In New Jersey, voters also approved paid sick leave ballot initiatives in two municipalities—Trenton, the state’s capital, and Montclair—making them the seventh and eighth such laws in the state after Jersey City, Newark, Passaic, East Orange, Paterson, and Irvington. Like the laws in Passaic, East Orange, Paterson, and Irvington, the Trenton and Montclair laws largely follow their Newark counterpart, the Newark "Sick Leave for Private Employees" Ordinance. The Newark ordinance requires employers with 10 or more employees to provide one hour of paid sick time for every 30 hours worked by the employee, up to 40 hours (i.e. five days) of paid sick leave per year. On the other hand, while smaller employers must still allow employees to accrue paid sick leave at the same rate, they need only offer up to 24 hours (i.e. three days) of paid sick leave per year.
Both the Trenton and Montclair ordinances that gave rise to the ballot initiatives state that the laws will, under most circumstances, become effective 120 days after enactment. In Trenton, the effective date is currently scheduled for March 4, 2015. In Montclair, the effective date will be known once the election results are certified. We are continuing to monitor these laws and will be sure to notify you once the Montclair date is set and as the two effective dates approach.
On Tuesday, voters in Oakland continued California’s hot paid sick leave run when they approved a measure mandating Oakland employers to begin providing their employees with paid sick leave on March 2, 2015.
Although, as noted above, California recently enacted a statewide paid sick leave law, the Oakland law is significant because it imposes greater restrictions on employers than does the statewide law. For example, the California statewide law allows employees to accrue paid sick days at the rate of one hour for every 30 hours worked, up to 24 hours (i.e. three days) of paid sick leave per year. While the Oakland law will impose the same accrual rate as the statewide law, Oakland employers of all sizes will be responsible for providing their employees with substantially more annual paid sick leave. Employers with 10 or more employees must allow their employees to earn up to 72 hours (i.e. nine days) of paid sick leave per year, and smaller employers must offer up to 40 hours (i.e. five days) of paid sick leave per year.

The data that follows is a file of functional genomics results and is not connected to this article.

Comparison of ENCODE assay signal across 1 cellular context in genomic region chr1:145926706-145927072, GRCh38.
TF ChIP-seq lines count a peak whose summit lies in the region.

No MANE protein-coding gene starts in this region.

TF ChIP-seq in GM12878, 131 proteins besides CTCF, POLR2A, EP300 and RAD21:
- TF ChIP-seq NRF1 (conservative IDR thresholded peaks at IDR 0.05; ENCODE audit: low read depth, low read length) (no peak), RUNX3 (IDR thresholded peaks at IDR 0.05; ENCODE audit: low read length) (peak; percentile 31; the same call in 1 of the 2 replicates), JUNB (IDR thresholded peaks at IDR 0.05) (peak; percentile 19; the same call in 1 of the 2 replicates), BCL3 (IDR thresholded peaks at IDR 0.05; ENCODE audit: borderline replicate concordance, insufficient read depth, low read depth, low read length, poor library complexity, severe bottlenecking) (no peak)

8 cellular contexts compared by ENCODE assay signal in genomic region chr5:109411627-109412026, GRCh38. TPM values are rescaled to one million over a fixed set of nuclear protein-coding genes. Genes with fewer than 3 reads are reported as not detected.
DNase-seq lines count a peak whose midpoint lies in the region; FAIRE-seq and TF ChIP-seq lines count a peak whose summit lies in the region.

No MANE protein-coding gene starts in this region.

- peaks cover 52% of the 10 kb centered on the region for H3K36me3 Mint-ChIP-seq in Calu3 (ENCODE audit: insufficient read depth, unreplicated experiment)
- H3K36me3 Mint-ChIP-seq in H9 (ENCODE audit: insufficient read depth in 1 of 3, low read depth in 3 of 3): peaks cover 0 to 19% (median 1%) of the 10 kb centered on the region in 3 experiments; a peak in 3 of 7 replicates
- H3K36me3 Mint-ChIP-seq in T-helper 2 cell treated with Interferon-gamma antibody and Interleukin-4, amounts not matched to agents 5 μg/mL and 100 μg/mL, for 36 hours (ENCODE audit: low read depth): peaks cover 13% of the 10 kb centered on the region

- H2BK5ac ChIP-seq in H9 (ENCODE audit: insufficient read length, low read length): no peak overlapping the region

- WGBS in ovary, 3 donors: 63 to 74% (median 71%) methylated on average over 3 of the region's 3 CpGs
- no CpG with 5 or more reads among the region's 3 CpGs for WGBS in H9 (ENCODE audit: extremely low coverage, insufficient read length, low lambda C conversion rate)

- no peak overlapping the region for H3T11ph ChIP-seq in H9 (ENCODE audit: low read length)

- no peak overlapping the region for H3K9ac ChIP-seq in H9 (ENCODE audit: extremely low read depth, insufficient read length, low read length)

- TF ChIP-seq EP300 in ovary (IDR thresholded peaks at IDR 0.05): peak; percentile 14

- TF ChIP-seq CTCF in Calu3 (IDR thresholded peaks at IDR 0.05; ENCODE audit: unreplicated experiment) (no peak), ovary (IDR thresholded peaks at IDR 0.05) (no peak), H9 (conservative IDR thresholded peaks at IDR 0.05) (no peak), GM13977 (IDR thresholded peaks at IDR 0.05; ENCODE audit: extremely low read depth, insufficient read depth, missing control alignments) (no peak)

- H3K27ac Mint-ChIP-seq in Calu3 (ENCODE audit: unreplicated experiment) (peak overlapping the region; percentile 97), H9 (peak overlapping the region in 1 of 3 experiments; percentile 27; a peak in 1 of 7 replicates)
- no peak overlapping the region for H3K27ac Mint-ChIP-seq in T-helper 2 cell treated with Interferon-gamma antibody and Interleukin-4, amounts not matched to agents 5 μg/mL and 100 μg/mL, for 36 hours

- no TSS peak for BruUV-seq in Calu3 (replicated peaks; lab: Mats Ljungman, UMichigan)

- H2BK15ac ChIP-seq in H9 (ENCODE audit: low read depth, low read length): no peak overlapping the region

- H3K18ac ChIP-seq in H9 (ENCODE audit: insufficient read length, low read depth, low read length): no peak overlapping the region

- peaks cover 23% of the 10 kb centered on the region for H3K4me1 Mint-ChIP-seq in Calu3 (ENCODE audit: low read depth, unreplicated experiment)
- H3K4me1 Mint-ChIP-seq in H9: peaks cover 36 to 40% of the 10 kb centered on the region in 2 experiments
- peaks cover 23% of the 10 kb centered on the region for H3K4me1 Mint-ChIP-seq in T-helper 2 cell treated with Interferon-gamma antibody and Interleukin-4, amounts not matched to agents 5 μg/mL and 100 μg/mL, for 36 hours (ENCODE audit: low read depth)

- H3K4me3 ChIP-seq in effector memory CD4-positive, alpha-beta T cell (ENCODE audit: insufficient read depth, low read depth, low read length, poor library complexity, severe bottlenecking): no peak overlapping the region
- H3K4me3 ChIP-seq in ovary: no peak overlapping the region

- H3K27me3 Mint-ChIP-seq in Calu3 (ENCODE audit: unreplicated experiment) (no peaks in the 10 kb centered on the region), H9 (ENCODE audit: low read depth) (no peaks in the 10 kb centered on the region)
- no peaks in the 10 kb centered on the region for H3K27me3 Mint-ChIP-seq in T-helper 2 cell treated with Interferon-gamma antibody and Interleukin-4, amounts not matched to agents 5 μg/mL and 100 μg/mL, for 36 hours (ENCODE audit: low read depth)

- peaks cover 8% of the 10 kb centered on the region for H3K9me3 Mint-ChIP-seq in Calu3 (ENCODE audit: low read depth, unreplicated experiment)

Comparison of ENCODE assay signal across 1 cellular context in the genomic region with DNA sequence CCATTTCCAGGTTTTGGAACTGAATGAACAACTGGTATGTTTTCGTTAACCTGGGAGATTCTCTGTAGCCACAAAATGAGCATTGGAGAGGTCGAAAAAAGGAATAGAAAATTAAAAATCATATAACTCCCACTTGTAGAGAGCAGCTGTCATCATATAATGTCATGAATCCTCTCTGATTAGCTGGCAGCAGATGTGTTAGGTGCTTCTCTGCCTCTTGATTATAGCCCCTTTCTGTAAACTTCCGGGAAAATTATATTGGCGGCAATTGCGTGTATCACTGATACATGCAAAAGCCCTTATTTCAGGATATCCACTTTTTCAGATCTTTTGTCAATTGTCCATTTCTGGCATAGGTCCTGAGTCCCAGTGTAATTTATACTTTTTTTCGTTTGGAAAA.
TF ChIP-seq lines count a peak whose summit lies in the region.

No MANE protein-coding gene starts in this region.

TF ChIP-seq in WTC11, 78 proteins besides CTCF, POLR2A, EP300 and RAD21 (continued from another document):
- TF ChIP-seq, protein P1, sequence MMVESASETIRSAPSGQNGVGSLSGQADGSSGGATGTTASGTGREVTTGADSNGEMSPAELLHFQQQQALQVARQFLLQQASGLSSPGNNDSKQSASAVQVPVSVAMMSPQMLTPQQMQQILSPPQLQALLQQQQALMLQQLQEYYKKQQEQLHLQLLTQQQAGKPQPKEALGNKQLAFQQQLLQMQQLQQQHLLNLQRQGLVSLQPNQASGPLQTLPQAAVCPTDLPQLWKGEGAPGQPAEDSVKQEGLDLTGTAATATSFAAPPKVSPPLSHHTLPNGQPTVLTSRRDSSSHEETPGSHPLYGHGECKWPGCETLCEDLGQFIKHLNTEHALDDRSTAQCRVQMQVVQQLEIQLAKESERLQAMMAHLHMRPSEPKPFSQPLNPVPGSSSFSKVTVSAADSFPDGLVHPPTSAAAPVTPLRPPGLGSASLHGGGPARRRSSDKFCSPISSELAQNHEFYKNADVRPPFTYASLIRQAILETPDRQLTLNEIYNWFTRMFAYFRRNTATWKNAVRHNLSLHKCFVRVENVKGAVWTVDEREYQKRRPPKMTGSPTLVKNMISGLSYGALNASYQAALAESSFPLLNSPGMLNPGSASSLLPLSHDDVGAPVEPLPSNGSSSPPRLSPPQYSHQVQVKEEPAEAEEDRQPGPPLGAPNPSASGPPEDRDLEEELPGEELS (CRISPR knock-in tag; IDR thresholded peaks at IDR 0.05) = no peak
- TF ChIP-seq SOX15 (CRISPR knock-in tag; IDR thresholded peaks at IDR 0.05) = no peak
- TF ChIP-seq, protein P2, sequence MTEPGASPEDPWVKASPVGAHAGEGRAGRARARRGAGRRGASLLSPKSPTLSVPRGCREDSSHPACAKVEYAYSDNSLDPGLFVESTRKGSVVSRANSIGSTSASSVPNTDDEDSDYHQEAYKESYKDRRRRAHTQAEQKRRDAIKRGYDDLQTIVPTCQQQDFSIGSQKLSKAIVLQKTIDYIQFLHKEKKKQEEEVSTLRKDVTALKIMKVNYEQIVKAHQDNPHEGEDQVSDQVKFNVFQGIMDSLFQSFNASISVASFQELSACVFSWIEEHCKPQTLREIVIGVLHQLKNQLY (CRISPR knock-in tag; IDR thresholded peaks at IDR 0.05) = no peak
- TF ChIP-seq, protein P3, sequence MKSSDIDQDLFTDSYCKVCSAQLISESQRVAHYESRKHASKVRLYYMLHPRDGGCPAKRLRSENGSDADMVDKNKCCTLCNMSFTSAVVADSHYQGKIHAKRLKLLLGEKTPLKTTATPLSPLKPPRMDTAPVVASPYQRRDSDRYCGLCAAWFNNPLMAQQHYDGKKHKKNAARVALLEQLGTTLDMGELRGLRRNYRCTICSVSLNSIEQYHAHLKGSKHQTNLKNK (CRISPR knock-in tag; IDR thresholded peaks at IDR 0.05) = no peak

How the Approved Ballot Initiatives Compare to Preexisting Paid Sick Leave Laws
The amount of paid sick leave that will soon be available to workers covered by the four approved ballot initiatives falls squarely within the range of minimum hours employers must provide annually for their employees to use under the pre-Election Day 2014 paid sick leave laws. For instance, the 72-hour requirement in Oakland is tied for the largest such burden imposed on employers in any jurisdiction around the country that has a mandatory paid sick leave law. Only San Francisco and Seattle have a similar requirement. The 24-hour requirement in Trenton and Montclair is tied with a number of other municipalities, including Washington DC, the state of California, and Newark, Passaic, East Orange, Paterson, and Irvington, NJ, for imposing the smallest such burden on employers.
It is also instructive that each of the four ballot initiatives will enforce a 40-hour annual paid sick leave burden on certain employers because across the various laws the most common minimum annual amount of paid sick leave employers must offer employees is 40 hours. In fact, excluding the statewide California and SeaTac, WA laws, every other paid sick leave law enforces a 40-hour annual requirement on at least some employers depending on the size of their workforce.
Additionally, the Massachusetts statewide paid sick leave measure contains provisions that in many respects go beyond that of its predecessor statewide bills in Connecticut and California. For instance, the Connecticut paid sick leave ordinance only applies to employers that have 50 or more employees and perform services in certain industries. By comparison and as stated above, the Massachusetts law will apply to employers with 11 or more employees and is not restricted by particular industries. Moreover, while the California paid sick leave law applies to all employers regardless of the size of their workforce, the law allows employers to limit an employee’s use of paid sick days to 24 hours per year. As noted earlier, Massachusetts employers will be required to provide employees with at least 40 hours of paid leave per year.
What This Means For Employers
Employers with operations in Massachusetts, New Jersey and California must be aware of the four approved ballot initiatives, whether they apply to the employer’s business, the requirements they place on employers, and when they are scheduled to go into effect. It is also particularly important for employers in California and New Jersey to understand that they could be subject to multiple intrastate paid sick leave laws depending on what cities they operate out of.